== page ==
By David Shepardson
WASHINGTON (Reuters) – Ford Motor Co confirmed on Friday the U.S. Justice Department and California Air Resources Board have closed a lengthy investigation into the No. 2 U.S. automaker’s emissions certification process without taking any action.
Ford said in a securities filing that reviews by the U.S. Environmental Protection Agency and Environment and Climate Change Canada remain open.
Ford first disclosed the criminal probe in April 2019 and earlier hired outside law firm Sidley Austin and experts to investigate its vehicle fuel economy and testing procedures after employees raised concerns about analytical modeling that is part of its fuel economy and emissions compliance process.
Ford said Friday the investigations’ closure was “consistent with the company’s own investigation and conclusion that we appropriately completed our certification processes.”
Ford declined to releasing findings from its own investigation and said it has not changed any fuel economy ratings as a result.
Ford faces a class-action lawsuit from owners who claim Ford “cheated on its fuel economy testing on some of its best-selling and most popular trucks” and said the issue affected over a million Ford truck owners.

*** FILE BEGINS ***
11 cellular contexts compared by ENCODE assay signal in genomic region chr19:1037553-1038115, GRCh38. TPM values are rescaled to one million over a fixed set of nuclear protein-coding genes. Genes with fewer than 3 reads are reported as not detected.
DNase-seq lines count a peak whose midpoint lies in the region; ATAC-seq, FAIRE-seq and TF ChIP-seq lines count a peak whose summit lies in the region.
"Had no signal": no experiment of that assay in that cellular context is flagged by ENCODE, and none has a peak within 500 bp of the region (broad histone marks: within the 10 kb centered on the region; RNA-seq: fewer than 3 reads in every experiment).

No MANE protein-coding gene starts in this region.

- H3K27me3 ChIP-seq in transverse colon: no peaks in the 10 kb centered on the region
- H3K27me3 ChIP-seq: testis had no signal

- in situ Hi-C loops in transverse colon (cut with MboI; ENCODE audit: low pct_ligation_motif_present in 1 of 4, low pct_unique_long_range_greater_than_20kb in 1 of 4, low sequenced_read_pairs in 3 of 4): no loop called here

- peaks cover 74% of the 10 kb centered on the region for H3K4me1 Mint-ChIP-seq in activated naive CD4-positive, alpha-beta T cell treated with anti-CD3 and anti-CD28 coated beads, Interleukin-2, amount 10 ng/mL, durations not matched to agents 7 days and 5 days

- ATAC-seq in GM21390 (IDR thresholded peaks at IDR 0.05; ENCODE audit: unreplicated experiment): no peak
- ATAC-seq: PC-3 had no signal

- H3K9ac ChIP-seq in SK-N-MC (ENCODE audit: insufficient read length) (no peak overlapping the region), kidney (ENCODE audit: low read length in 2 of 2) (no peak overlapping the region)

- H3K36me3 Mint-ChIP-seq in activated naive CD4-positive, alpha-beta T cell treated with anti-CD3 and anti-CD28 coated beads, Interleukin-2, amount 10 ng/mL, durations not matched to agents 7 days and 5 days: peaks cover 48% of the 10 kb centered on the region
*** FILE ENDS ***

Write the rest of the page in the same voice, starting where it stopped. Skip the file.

The lawsuit claims that “independent testing conducted on Ford F-150 and Ford Ranger vehicles has vindicated the concerns of both consumers and Ford’s own employees: Ford did not follow appropriate coastdown testing procedures, and instead disclosed inaccurate resistance figures to increase the MPG Rating of its F-150 and Ranger vehicles.” Coastdown testing measures the effects of wind and road resistance on a coasting vehicle.
The lawsuit said “extra fuel costs for all 2018 and 2019 F-150s” would total approximately $2.32 billion for city driving, $2.09 billion highway, and $1.9 billion combined.”
Ford declined to comment on the lawsuit Friday but argues in court papers it should be dismissed, saying owners are “implausibly claiming that Ford had a duty to disclose the ‘true fuel economy’ for the subject vehicles, as if such a figure actually exists.”
(Reporting by David Shepardson; Editing by Steve Orlofsky)